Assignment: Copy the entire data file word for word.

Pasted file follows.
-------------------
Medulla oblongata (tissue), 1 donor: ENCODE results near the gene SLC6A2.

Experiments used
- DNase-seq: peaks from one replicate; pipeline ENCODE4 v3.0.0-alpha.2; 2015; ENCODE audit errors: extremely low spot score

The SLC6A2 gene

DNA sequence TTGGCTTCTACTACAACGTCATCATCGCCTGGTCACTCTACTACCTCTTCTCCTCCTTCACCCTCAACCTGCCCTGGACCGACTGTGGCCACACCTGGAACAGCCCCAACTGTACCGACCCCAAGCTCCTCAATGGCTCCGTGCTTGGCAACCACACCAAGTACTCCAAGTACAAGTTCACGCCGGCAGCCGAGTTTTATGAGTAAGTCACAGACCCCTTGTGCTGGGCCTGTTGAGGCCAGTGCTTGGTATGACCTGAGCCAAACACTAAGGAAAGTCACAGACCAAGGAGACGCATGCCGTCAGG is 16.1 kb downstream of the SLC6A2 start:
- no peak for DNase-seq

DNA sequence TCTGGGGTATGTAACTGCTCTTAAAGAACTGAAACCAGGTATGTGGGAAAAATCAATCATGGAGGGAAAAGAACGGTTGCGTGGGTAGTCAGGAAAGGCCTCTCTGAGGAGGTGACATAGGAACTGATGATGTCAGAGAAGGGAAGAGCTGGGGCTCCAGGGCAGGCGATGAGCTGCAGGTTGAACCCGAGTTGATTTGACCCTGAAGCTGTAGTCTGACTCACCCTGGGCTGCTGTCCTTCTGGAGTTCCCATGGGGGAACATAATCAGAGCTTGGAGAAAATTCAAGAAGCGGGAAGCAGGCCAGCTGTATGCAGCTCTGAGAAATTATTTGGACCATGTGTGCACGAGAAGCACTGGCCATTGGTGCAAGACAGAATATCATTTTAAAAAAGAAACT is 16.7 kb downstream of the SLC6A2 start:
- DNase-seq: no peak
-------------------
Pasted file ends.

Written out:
Medulla oblongata (tissue), 1 donor: ENCODE results near the gene SLC6A2.

Experiments used
- DNase-seq: peaks from one replicate; pipeline ENCODE4 v3.0.0-alpha.2; 2015; ENCODE audit errors: extremely low spot score

The SLC6A2 gene

DNA sequence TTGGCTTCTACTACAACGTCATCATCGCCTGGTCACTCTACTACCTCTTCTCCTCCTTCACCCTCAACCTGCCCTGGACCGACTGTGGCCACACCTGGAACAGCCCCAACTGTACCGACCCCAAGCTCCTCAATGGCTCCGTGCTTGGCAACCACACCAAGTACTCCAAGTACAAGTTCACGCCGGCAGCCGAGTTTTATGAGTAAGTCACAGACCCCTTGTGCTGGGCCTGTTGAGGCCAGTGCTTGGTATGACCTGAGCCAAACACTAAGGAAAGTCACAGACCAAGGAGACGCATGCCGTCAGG is 16.1 kb downstream of the SLC6A2 start:
- no peak for DNase-seq

DNA sequence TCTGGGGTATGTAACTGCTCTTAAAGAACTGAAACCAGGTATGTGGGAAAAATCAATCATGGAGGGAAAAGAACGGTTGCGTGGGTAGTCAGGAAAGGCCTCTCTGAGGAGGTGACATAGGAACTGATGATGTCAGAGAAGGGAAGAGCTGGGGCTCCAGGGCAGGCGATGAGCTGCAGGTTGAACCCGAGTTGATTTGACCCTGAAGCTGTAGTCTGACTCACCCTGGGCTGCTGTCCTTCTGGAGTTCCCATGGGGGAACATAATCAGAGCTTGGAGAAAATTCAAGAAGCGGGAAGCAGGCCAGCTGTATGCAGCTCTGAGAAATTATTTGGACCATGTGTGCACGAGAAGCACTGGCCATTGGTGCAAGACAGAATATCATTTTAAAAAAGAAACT is 16.7 kb downstream of the SLC6A2 start:
- DNase-seq: no peak